Each object evolves and has its lifecycle, different behaviors, and attributes. You have to identify them from a broad scale to detail and reorganize them to best use the content.
2. Choice Principles
Too many choices impact cognitive load. A variety of options can impact difficulties in making decisions. Therefore it is crucial to focus on the most meaningful to users.
3. Disclosure Principle
Show only the information that will help people figure out what they’ll find while digging deeper.
4. Exemplar Principle
Our brains represent categories by networks of examples. Descriptions don’t work so well as categories shown in the form of good examples of the content.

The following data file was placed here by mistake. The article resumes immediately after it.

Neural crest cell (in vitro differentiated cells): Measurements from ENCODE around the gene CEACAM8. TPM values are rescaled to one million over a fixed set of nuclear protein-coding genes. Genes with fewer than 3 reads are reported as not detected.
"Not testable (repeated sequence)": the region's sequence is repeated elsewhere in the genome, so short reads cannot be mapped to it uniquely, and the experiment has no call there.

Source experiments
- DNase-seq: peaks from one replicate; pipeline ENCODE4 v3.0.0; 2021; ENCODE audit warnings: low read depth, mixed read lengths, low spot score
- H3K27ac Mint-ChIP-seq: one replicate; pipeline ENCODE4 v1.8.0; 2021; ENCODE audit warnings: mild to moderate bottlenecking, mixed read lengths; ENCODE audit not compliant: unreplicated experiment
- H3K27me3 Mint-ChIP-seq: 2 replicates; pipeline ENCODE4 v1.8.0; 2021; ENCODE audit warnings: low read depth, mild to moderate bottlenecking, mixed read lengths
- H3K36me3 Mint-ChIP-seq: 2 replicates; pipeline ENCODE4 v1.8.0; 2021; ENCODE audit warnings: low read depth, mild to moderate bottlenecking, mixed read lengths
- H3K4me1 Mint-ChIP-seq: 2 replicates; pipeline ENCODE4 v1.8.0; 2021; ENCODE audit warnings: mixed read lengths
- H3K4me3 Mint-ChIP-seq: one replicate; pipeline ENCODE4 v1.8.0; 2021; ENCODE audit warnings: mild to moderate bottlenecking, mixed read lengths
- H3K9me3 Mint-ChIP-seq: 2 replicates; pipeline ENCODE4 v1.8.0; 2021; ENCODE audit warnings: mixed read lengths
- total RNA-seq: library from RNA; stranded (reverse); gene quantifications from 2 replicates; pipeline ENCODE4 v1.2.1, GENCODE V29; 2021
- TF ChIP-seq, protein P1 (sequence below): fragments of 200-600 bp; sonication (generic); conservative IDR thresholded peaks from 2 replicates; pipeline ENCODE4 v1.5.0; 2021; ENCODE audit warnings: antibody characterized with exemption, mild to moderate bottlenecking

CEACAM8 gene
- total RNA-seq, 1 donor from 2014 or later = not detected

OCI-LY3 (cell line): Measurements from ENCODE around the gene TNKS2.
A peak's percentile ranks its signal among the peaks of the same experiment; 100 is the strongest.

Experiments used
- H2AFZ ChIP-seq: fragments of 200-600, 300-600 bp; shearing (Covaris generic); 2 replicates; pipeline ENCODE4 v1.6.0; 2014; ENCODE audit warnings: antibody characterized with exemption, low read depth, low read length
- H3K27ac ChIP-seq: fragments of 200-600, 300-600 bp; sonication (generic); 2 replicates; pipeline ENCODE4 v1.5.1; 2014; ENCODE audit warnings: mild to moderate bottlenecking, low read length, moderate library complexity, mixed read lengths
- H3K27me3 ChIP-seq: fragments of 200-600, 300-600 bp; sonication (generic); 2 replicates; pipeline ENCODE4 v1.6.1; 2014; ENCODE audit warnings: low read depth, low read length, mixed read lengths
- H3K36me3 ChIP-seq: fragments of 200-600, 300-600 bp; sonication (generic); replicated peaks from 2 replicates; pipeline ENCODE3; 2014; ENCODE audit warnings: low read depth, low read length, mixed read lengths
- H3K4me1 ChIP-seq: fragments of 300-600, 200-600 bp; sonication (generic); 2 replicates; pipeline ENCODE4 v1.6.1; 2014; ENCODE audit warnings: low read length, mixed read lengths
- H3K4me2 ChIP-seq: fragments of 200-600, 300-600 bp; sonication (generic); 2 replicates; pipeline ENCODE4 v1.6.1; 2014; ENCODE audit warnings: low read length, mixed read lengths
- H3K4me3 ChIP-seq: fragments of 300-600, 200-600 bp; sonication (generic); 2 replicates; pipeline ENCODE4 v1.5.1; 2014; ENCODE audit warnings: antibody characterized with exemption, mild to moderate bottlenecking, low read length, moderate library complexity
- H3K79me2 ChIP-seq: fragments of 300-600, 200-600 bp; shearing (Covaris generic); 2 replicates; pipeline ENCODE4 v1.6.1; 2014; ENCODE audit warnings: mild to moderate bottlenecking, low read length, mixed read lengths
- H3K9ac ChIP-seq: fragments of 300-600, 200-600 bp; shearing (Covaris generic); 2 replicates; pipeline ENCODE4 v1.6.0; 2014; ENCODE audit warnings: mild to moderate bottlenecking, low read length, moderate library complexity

5. Front Door Principle
Take into account that not every user is coming through the front door - that means that even half of them will come through some other page than the home page.
6. Multiple Classification Principle
People have different ways of content classifications. We should offer various schemes to browse the site’s content.
7. Focused Navigation Principle
The navigation menu should rather explain what is inside, its content and purpose, not where they appear.
8. Growth Principle
In most cases, web content is fluid and changing. Assume that in the future, you will have to anticipate new content, so allow the possibility of growth of it.
Peter Morville, Louis Rosenfeld, Information Architecture for the World Wide Web, 2006
Dan Brown, Eight Principles of Information Architecture, 2010
Nick Babich, Sitemaps & Information Architecture (IA), AdobeXD Ideas, Dec 17, 2019
Page Laubheimer, Information Architecture: Study Guide, NN Group, April 10, 2022
Cameron Chapman, The Ultimate Guide to Information Architecture, Webdesingerdepot.com, February 9, 2015